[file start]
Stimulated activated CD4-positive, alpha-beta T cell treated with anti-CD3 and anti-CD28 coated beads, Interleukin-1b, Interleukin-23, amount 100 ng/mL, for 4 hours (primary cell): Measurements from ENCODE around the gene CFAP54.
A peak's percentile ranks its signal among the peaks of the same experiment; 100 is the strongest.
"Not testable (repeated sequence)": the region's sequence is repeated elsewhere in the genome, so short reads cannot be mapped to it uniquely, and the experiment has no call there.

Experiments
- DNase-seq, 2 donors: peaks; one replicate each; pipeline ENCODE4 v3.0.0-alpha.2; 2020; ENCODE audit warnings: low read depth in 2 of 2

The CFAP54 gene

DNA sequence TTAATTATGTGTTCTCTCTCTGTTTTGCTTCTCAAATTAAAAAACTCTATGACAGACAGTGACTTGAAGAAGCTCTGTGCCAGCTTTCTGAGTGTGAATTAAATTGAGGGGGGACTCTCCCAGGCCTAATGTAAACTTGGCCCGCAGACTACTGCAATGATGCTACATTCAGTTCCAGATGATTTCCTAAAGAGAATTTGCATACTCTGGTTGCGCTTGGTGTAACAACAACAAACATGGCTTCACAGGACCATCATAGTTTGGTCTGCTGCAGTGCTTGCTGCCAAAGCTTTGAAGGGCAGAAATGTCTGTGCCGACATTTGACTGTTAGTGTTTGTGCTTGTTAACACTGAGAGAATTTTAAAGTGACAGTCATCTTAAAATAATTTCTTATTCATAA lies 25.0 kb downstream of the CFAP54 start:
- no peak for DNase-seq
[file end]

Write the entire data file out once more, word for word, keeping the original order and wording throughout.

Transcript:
Stimulated activated CD4-positive, alpha-beta T cell treated with anti-CD3 and anti-CD28 coated beads, Interleukin-1b, Interleukin-23, amount 100 ng/mL, for 4 hours (primary cell): Measurements from ENCODE around the gene CFAP54.
A peak's percentile ranks its signal among the peaks of the same experiment; 100 is the strongest.
"Not testable (repeated sequence)": the region's sequence is repeated elsewhere in the genome, so short reads cannot be mapped to it uniquely, and the experiment has no call there.

Experiments
- DNase-seq, 2 donors: peaks; one replicate each; pipeline ENCODE4 v3.0.0-alpha.2; 2020; ENCODE audit warnings: low read depth in 2 of 2

The CFAP54 gene

DNA sequence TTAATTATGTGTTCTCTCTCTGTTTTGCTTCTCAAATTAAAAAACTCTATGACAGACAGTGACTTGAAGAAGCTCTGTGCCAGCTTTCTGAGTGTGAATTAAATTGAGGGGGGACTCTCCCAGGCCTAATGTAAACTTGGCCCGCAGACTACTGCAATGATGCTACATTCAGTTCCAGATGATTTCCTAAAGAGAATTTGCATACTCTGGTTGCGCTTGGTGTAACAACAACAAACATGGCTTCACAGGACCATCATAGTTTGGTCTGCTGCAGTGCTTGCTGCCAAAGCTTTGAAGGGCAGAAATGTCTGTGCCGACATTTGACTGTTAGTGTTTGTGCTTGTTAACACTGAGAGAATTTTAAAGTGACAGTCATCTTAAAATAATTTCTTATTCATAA lies 25.0 kb downstream of the CFAP54 start:
- no peak for DNase-seq